IT departments need a system flexible enough to changes with an effect on IT services (tools, processes, documentation, etc). This means that a desired system should enable beneficial changes to be made without (or with minimum) disruptions to IT services.
ITIL and ITSM
ITIL refers to an infrastructure library that offer best practices for incident management. It also allows organizations and departments to decide how and where to assign the work – including efficiency, accountability and service standards.
Essentially, the proper service desk definition was born out of the ITSM best practice framework. The idea of “managing IT as a service” had a definite role in guiding IT organizations to implement a service desk, including implementing and enforcing various ITIL recommendations for it.
According to the ITIL definition, a service desk is “The single point of contact between the service provider and the users. A typical service desk manages incidents and service requests, and also handles communication with the users.”
A call center (or call centre) refers to a place or area where telephone calls are handled, and is often used to describe an organization’s department of telephone support operators. The term “contact center” used interchangeably not only to include telephone systems but also help desk software, as well.
It’s also a loose term used to refer to a customer service department of an organization. A remote or virtual call center can refer to operators (in groups or as individuals) working from home, remotely or as part-time advisors to smaller branch offices.) This is largely possible due to cloud technology and the ability for centralized customer service software to accommodate such operators.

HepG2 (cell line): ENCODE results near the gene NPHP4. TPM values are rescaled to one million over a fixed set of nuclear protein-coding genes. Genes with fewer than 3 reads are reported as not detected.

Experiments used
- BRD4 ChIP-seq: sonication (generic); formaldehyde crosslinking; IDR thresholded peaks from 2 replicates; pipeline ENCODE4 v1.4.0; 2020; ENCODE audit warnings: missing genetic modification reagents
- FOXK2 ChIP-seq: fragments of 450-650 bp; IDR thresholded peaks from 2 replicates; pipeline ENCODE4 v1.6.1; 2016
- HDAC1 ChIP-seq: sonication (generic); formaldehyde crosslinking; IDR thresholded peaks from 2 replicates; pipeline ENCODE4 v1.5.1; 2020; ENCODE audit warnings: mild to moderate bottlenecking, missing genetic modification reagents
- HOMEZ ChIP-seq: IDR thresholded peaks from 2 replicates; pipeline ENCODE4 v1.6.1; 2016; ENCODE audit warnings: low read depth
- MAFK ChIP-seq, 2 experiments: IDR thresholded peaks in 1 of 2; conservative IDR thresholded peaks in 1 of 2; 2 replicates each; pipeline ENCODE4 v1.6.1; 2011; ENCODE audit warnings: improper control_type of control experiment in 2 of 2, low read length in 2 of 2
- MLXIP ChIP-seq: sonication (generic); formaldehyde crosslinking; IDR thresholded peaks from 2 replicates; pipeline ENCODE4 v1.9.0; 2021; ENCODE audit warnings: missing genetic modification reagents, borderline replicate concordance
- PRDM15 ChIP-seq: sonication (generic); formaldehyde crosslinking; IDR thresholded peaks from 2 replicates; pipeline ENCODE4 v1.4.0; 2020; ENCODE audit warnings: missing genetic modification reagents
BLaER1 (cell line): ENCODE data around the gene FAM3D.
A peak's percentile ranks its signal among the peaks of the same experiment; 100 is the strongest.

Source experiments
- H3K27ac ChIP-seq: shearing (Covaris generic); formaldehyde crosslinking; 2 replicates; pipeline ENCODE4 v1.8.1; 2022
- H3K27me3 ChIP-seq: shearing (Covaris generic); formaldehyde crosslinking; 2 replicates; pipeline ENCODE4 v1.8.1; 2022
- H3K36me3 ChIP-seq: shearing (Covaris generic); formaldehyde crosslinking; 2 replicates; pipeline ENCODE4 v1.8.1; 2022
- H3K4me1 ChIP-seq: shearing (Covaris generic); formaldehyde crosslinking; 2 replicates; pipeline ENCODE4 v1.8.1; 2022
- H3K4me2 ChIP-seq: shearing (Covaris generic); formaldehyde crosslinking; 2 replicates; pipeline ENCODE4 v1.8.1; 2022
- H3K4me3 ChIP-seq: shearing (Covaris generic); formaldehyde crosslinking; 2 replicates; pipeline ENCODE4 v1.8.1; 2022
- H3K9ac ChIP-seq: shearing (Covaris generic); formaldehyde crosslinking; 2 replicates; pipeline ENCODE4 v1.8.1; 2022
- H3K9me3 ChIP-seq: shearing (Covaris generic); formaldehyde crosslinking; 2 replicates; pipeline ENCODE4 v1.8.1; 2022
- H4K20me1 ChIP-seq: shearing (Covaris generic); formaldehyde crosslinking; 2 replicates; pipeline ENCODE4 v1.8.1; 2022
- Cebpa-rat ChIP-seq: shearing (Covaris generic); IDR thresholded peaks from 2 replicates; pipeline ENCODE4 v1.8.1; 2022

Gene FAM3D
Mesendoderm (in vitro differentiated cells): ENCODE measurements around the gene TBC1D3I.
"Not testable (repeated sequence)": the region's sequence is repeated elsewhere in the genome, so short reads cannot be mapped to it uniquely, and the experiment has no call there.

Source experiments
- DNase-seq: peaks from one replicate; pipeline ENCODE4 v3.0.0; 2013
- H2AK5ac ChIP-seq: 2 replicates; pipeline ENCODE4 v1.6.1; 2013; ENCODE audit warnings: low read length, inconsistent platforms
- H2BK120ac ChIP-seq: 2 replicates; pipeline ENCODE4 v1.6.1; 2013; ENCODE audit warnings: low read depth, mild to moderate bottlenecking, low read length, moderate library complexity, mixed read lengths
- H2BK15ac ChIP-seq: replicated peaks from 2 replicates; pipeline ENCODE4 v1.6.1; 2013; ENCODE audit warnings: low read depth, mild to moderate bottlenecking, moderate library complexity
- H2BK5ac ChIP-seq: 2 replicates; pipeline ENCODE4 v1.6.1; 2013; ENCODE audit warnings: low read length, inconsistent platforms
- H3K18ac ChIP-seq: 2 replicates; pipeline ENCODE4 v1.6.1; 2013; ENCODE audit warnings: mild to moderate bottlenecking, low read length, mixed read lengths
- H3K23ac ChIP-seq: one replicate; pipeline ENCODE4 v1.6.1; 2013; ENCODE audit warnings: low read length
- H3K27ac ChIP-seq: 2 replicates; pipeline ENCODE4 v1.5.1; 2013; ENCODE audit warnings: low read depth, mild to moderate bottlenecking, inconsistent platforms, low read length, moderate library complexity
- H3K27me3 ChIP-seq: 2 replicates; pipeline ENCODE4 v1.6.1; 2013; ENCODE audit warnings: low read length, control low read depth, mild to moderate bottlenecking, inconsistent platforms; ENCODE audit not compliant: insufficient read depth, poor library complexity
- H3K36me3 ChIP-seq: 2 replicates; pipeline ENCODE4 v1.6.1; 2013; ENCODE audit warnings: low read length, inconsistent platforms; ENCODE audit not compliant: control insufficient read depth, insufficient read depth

Businesses may want to build a help center (also known as a help portal) that allows users to find answers themselves. This could consist of a self-service guide, wiki, faq, online manual, user guide or a simple document depository. A powerful search, easy navigation and “suggestion” for the end-user is important in this case, as the user is presented with an answer with minimal clicks.
A knowledge base should be cleanly integrated with your help desk, not only for easy access and linking between content, but to understand how your users are using self-service to resolve support requests. This is important in order to keep customer satisfaction high.
Which one’s right for you?
In today’s world, with various definitions being strewn about left and right, you’re left to your own understanding of the subject matter to say (and mean) the right thing. It really depends on your organization, the work you do and what you expect out of your software.
Remember, even if you don’t meet your users face to face, your software is a conduit between real people. Building relationships isn’t only limited to small businesses or mom-and-pop stores – but also to IT or brick-and-mortar businesses.
The easier you make it for users to reach their goals, the more engaged they are with you – the more value you can extract from them.
Tags: customer service